• ceramide;
  • presenilin 1;
  • Alzheimer;
  • apoptosis;
  • glia;
  • lass genes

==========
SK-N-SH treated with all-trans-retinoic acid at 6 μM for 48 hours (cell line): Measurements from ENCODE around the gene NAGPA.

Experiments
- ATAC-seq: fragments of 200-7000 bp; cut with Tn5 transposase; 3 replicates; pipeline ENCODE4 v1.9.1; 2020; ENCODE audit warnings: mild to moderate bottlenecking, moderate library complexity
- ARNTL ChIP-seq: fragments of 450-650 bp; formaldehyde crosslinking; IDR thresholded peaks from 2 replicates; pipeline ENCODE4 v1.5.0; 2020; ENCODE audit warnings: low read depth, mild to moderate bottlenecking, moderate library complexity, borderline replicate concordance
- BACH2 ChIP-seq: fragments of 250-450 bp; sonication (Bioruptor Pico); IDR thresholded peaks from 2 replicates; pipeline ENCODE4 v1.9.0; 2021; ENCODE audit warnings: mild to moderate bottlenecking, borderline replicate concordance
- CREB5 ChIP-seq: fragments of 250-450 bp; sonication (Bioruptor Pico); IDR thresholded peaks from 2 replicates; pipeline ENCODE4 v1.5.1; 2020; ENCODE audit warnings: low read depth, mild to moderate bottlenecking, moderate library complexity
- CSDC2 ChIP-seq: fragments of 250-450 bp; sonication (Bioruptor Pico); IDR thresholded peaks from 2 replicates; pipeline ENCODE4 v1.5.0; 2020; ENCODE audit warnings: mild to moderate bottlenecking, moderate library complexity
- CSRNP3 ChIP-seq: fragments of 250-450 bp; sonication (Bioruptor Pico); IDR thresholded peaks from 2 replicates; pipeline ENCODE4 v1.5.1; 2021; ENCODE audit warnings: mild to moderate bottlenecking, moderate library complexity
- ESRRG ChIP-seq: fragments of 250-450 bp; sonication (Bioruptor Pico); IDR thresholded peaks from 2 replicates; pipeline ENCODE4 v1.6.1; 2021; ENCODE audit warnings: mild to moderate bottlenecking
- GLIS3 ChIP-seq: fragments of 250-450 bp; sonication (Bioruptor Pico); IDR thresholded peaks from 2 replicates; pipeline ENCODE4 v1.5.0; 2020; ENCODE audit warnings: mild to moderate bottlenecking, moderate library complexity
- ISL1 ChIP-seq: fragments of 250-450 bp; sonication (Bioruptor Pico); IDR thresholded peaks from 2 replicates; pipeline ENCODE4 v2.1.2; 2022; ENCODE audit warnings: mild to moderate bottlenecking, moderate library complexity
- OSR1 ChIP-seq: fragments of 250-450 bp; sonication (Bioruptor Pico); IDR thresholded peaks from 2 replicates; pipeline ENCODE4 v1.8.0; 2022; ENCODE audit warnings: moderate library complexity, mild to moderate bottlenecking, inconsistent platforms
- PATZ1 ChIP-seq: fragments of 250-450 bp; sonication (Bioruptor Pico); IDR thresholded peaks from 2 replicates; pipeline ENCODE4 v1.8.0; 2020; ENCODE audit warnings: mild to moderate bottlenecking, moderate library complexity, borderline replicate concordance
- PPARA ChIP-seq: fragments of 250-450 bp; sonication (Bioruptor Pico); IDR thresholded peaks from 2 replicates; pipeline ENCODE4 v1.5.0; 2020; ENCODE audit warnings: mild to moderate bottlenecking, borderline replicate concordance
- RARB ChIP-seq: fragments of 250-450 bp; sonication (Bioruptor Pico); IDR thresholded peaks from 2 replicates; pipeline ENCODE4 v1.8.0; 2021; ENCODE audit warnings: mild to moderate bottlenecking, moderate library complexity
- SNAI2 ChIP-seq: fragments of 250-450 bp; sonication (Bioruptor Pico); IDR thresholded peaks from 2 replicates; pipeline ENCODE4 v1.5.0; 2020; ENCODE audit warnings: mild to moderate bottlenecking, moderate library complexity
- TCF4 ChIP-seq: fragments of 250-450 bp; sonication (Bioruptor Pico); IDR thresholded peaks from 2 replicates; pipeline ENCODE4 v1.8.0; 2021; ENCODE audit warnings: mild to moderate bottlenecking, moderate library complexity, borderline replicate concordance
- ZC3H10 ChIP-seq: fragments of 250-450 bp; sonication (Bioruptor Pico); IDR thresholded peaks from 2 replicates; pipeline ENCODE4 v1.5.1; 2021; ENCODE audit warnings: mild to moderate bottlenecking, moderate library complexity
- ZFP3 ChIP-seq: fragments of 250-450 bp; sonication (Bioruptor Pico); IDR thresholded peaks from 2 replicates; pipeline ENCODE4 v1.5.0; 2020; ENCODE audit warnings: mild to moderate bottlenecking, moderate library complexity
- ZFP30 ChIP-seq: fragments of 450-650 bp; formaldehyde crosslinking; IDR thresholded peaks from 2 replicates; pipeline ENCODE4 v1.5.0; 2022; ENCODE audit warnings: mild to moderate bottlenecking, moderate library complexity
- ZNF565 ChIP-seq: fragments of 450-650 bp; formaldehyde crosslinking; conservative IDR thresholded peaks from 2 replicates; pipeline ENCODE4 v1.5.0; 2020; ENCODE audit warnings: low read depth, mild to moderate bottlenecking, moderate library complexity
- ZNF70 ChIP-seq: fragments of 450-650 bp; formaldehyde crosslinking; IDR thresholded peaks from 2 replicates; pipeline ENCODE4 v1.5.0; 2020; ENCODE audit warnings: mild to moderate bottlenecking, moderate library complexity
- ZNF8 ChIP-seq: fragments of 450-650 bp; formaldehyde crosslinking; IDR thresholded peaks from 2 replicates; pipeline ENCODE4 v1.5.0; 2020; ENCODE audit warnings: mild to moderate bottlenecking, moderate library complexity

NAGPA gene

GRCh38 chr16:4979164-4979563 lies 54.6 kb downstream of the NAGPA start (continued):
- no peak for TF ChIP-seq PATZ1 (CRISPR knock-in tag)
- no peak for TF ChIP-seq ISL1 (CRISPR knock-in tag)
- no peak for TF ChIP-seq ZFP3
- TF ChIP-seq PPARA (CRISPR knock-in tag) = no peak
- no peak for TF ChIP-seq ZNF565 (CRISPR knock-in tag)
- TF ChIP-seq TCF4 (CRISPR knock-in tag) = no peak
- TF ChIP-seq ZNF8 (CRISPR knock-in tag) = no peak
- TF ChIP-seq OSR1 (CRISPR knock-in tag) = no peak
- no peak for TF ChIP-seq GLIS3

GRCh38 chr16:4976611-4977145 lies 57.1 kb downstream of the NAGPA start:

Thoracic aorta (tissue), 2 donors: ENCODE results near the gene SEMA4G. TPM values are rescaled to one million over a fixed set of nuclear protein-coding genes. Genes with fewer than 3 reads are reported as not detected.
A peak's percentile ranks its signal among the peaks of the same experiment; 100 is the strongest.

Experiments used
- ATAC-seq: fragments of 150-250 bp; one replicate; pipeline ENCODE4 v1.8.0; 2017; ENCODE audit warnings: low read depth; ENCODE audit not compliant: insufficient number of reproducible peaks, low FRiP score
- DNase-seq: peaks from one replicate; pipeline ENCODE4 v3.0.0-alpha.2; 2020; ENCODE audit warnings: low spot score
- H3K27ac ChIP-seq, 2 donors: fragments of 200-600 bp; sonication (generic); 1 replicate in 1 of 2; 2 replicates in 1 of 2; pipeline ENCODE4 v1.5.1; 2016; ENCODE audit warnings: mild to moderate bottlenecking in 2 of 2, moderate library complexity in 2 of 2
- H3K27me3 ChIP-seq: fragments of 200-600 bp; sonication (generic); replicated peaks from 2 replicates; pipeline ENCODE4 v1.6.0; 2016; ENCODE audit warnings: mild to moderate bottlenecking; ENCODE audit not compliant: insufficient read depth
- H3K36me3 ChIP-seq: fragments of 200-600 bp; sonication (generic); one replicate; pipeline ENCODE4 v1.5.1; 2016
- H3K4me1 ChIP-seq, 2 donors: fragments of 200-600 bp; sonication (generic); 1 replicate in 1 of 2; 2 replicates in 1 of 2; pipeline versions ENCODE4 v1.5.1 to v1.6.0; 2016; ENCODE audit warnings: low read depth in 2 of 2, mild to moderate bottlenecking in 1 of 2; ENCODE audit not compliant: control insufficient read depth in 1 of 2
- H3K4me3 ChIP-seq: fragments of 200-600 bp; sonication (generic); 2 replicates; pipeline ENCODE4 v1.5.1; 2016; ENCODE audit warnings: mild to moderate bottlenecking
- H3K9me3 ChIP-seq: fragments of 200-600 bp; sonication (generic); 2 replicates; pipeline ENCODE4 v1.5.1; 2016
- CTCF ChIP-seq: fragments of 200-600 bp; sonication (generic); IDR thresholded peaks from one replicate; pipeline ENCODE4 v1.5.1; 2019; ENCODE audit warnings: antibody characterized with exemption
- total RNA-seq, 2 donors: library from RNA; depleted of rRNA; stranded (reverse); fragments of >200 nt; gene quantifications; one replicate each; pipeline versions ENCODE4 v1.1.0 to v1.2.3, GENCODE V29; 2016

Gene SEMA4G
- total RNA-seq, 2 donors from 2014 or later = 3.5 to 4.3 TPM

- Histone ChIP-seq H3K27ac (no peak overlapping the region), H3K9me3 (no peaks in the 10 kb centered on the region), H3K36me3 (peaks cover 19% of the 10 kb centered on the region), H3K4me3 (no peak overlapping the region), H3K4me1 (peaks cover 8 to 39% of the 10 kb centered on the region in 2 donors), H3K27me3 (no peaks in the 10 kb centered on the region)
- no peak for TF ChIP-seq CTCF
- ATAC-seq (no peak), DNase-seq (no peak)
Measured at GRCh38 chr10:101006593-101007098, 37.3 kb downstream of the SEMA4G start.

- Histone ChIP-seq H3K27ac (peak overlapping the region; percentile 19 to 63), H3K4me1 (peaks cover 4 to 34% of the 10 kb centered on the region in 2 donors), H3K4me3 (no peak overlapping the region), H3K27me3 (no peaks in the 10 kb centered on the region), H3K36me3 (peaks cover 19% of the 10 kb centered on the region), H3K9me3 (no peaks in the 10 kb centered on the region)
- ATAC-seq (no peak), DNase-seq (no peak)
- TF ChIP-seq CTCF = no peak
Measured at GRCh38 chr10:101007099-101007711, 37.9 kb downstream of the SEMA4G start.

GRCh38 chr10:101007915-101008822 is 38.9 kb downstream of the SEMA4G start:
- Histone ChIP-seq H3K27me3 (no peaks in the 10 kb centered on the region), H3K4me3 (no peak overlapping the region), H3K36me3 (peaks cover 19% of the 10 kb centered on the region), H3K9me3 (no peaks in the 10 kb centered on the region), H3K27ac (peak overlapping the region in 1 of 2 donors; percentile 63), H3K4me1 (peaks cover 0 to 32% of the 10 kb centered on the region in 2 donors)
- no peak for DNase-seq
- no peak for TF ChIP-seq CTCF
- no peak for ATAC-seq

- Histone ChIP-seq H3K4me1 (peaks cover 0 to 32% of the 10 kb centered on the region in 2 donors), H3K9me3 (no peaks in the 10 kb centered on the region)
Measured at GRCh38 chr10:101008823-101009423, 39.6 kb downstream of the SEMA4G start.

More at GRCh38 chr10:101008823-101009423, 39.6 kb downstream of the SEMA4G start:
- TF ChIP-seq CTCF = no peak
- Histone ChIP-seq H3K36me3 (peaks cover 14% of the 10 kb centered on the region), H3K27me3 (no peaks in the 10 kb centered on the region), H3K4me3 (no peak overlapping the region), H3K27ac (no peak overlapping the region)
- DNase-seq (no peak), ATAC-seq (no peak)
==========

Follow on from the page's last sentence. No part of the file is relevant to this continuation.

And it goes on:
The pro-apoptotic sphingolipid ceramide plays an emergent role in the etiology of Alzheimer's disease (AD), although its function for neurodegeneration is not known. We determined the concentration and composition of ceramide in hippocampal tissue from newborn presenilin 1 (PS1) knock-in (PS1M146V) mice, a mouse model for early-onset familial AD. We found that PS1 tissue contains 3.1 (±0.5)-fold more total ceramide than wild-type tissue. In particular, the proportion of C20 and C24 ceramide is increased by 4.0- or 8.5-fold, respectively. The ceramide elevation in PS1 brain is consistent with a 3.7 (±0.5)-fold increase of the protein level of the neurotrophin receptor p75NTR, which has been suggested to stimulate the hydrolysis of sphingomyelin to generate ceramide. The predominance of C20 and C24 ceramide is concurrent with the elevated gene expression of lass 2 and lass 4, two isoforms of ceramide synthase that generate dihydroceramide with long-chain fatty acid. Our study indicates that primary cultured astrocytes but not neurons from PS1 mice undergo apoptosis when incubated with C20 ceramide. In contrast, wild-type astrocytes remain unaffected. The sensitivity of PS1 astrocytes is most likely due to the 9.5 (±0.4)-fold elevated expression of PAR-4 (prostate apoptosis response-4), a protein that inhibits atypical PKCζ/λ in the presence of ceramide. Our results suggest that astroglial death due to ceramide/PAR-4-induced apoptosis may critically contribute to the etiology of AD. © 2008 Wiley-Liss, Inc.